Money defines itself as a value equivalent, which in particular has the function of a means of payment, a store of value as well as a measure of value or an arithmetic unit. Money can exist in material and immaterial form. In material form, banknotes and coins embody cash. Until 1915, the term cash was only assigned to the Kurant coin in Germany. A Kurant coin was particularly characterized by the fact that its value corresponded to that of the metal from which it was made. Cash is the legal tender in almost every country in the world. Despite the fact that the trend towards cashless payments is increasing, cash is the most accepted form of payment. The cash is produced by the central banks of the countries or community of states in the world in their own currency and put into circulation through the commercial banks.
Characteristics of cash
Cash is issued in banknotes and coins in the currency of a state. An advantage of cash is that it is largely available to everyone and can be used flexibly and almost everywhere in everyday life. Compared to book money and electronic money, cash cannot be observed and controlled in detail in its circulation. Indirect exchange can be carried out as cash as a means of payment. This affects both a good for cash and, conversely, cash for a good. In everyday life, cash is used especially for purchases on site or when going out to a restaurant, a bar, at events or for the use of transport.
Cash is also very popular as a store of value, especially for reasons of caution and security, as it ensures continued liquidity in the event of an unexpected payment or loss of income. But speculation is also one of the motives for using cash. Money and cash serve as a measure of value and have the property of an arithmetic function. The value of a monetary unit defines the purchasing power of the money. Cash as well as book money and electronic money are issued in the currency of a country, which are valued differently worldwide. The currency is defined as a guarantee and is explained in the order of a state’s monetary system.
This is how cash is presented in the form of banknotes and coins in a specific currency. Cash has the properties that it is easy and easy to transport, and is also durable and also suitable for storage. In addition, due to its grading of banknote and coin values, cash is divisible, exchangeable and calculable, so that billing processes are possible. The cash issued by the central banks is stable in value in the form of both banknotes and coins, generally safe from counterfeiting, and is widely recognized in commerce and society. Cash also has a limited amount of existence as it affects its value, purchasing power, and desire for people to own it.
Banknotes and coins
Coins and banknotes serve as cash. A coin is a thin coin made of metal, which usually consists of a metal alloy. Coins are made by minting coins. At present coins have at least three inscriptions. This is the respective country, the value including nominal and currency unit as well as the year of minting. Deviations and other content may exist. In the case of euro coins, for example, the country itself is not named, but only contains an identification mark of the country on the back of the coin. Money coins are also gladly collected. In addition to their market value, they also have a collector’s value.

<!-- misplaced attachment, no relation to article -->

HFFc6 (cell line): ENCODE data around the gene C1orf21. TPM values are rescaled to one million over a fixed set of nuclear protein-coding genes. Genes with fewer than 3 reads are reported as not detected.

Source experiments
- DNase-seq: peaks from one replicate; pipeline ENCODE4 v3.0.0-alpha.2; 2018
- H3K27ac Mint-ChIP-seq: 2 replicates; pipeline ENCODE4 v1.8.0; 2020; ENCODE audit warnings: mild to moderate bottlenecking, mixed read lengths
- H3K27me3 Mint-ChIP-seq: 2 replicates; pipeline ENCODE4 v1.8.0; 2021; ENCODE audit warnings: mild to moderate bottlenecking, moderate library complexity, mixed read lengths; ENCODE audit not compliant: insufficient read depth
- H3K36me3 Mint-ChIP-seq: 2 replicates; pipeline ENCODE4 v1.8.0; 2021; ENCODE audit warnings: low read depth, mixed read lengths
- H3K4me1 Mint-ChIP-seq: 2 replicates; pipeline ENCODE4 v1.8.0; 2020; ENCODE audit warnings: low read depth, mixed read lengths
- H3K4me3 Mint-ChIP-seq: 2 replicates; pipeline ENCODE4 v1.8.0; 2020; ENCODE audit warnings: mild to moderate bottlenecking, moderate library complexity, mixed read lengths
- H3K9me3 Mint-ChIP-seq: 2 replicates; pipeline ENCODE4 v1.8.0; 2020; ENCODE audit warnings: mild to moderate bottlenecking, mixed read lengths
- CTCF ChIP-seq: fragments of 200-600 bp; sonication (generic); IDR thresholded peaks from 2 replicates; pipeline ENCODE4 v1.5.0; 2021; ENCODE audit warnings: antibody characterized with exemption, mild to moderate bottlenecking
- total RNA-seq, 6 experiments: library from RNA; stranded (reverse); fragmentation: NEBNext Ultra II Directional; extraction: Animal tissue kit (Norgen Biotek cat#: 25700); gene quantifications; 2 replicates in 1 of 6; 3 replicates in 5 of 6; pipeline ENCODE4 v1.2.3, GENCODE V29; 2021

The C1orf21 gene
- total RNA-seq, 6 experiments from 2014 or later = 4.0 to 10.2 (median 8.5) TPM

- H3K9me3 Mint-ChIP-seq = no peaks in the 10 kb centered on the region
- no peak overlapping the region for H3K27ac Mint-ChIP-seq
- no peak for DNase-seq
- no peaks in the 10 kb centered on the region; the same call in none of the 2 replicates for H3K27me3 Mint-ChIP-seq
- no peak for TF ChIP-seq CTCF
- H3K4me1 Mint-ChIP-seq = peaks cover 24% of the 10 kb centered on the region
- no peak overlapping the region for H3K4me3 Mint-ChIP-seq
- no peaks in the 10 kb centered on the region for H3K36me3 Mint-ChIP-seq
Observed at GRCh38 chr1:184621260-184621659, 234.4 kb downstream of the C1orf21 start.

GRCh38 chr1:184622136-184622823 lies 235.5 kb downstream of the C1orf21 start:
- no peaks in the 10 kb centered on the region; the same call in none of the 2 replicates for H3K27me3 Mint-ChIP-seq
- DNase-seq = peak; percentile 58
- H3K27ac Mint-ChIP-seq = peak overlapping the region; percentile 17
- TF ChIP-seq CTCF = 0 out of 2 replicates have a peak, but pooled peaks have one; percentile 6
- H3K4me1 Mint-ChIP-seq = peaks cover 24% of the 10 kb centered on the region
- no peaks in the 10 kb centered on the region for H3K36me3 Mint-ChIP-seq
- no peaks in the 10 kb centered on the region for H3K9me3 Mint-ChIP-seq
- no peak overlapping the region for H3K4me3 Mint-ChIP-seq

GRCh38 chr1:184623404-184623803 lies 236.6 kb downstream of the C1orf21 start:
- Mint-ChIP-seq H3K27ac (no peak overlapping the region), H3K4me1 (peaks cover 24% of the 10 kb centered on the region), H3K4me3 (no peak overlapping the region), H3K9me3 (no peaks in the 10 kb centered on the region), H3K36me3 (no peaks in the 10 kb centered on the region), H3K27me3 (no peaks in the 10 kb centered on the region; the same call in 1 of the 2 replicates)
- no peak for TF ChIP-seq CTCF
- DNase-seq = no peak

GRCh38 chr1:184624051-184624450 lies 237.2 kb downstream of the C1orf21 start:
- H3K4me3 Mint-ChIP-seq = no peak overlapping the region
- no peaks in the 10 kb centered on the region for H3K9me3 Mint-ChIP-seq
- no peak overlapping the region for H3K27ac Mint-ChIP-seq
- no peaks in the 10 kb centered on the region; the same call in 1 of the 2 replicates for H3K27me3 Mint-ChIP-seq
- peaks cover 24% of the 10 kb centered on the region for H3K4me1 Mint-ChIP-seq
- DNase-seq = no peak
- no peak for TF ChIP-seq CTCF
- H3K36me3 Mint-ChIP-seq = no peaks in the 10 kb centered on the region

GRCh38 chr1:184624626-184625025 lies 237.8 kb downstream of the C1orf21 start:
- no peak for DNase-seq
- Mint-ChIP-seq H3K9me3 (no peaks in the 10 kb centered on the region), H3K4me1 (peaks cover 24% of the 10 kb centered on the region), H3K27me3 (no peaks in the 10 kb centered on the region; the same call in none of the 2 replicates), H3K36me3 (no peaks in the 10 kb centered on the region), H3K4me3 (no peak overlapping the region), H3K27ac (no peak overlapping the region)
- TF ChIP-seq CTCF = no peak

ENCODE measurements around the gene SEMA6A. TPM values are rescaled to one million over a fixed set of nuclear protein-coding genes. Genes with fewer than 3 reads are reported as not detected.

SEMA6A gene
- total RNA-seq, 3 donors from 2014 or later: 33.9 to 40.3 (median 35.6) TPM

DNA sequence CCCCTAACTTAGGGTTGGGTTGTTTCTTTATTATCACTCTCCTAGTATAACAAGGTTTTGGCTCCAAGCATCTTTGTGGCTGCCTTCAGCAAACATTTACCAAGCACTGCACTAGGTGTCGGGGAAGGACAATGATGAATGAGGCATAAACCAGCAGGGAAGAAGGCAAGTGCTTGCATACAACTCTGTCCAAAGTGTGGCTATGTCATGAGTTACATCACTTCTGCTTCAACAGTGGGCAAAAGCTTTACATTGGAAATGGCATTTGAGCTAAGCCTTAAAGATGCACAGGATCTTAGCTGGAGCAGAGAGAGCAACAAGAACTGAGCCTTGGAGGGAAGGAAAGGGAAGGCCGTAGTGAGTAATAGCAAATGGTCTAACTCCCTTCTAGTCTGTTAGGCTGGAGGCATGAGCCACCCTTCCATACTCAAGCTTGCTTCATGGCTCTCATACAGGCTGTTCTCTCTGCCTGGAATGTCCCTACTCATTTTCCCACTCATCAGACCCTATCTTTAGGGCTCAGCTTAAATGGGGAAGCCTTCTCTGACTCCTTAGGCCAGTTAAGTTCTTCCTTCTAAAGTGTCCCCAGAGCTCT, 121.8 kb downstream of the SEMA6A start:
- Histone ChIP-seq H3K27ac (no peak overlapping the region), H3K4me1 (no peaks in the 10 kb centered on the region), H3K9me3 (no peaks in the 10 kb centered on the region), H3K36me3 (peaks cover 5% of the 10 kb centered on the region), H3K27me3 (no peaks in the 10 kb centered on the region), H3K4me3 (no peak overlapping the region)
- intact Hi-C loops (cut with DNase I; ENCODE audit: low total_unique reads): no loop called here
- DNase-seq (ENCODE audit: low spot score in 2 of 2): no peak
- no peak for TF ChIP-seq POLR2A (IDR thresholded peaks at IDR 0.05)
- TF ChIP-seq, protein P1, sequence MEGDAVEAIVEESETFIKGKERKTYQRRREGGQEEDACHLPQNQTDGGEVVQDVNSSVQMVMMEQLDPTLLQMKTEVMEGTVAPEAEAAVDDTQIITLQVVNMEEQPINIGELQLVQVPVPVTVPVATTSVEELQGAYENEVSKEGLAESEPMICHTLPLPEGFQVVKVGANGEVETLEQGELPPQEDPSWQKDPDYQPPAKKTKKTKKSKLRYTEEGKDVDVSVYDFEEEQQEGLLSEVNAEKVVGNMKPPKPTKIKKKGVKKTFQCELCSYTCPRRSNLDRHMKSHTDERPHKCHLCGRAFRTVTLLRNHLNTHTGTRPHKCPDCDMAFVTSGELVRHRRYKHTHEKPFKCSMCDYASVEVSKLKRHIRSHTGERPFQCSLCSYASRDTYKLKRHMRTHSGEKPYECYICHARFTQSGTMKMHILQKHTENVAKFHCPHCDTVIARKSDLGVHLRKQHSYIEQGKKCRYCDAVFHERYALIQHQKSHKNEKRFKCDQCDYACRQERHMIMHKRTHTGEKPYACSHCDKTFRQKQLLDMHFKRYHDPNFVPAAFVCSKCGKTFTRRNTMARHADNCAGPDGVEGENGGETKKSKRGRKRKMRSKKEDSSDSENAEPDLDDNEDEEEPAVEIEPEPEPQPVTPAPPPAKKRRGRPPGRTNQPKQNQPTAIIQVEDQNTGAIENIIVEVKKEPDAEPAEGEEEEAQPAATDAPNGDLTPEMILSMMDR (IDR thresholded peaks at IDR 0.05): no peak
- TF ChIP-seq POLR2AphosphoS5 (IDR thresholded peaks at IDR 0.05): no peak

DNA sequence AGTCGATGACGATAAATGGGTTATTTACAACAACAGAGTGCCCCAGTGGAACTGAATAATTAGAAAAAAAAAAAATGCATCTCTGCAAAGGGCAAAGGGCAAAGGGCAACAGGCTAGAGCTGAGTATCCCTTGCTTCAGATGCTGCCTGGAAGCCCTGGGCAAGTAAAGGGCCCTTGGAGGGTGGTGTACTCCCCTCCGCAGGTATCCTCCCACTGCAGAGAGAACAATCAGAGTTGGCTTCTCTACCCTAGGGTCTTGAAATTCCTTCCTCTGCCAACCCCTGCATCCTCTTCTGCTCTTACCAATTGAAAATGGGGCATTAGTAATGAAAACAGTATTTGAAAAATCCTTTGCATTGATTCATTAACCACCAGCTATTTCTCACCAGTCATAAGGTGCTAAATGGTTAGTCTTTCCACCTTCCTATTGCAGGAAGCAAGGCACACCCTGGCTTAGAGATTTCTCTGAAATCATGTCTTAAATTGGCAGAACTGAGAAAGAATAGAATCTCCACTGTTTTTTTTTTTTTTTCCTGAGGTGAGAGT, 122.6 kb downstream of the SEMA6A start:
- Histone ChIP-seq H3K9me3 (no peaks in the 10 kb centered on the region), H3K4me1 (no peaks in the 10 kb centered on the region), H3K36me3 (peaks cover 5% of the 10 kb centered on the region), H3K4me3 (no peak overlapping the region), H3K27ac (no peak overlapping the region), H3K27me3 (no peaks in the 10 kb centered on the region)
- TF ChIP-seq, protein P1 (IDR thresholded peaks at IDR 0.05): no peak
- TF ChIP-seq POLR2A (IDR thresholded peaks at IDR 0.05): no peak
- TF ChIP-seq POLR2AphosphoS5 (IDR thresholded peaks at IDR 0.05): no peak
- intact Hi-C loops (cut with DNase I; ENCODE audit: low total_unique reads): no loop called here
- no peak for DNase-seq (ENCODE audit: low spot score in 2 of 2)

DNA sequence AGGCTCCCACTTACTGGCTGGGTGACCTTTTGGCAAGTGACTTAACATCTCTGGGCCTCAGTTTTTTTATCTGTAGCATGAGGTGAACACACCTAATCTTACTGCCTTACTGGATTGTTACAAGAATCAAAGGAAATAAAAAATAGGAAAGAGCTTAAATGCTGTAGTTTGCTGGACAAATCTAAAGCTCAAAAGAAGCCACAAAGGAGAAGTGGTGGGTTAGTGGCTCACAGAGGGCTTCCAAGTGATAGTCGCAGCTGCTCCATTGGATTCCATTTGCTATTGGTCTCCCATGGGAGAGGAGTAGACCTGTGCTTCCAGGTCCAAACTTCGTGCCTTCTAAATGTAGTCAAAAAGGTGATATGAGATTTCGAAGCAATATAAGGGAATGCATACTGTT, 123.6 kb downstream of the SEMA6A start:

Banknotes are a form of payment in paper form. Each nation has its own banknote, which is usually issued by the respective central bank. Banknotes used to consist of paper, and some of them still do today. However, they can also be made from other materials. For example, the euro banknote consists of pure cotton. Banknotes also contain a number of security features. These include, for example, watermarks, holograms, intaglio prints, security threads, registers as well as specific overprints, colors, sizes, micro fonts, patterns, styles and special information. The aim is not to be able to reproduce banknotes or to make them copyable in the sense of forgery. Each country usually issues both banknotes and coins.
Money creation, money supply and cash in circulation
In the context of money creation, cash can only be created by a central bank of a state. Creating money is called creating money. In contrast, book money and deposit money can be created by central banks and commercial banks. Cash is circulated through the granting of loans, the purchase of assets by commercial banks and subsequent account withdrawals at a bank counter or at ATMs. The bank account balance is a claim for cash. A deposit of cash at the bank leads to solvent book money through the account balance. The cash deposited remains in the banking system for the time and runs from account to account as a means of payment until a bank pays this money out again as cash. Cash is converted into sight deposits. The money supply defines the complete amount of money that exists with non-banks.
Cash, along with sight deposits as defined by the European Central Bank, belongs to the M1 money supply. The money supply M1 is aimed at the medium of exchange of money. It includes cash in circulation and daily deposits, which can be used as a means of payment at any time. The amount of cash in circulation depends on numerous factors. These include the inflation rate, economic performance and the structure of the banking system. In retail, the amount of cash that is intended for payment at banks is defined as bank money. In contrast, there is change. Due to the increasing trend towards cashless payment transactions, cash in circulation may decrease.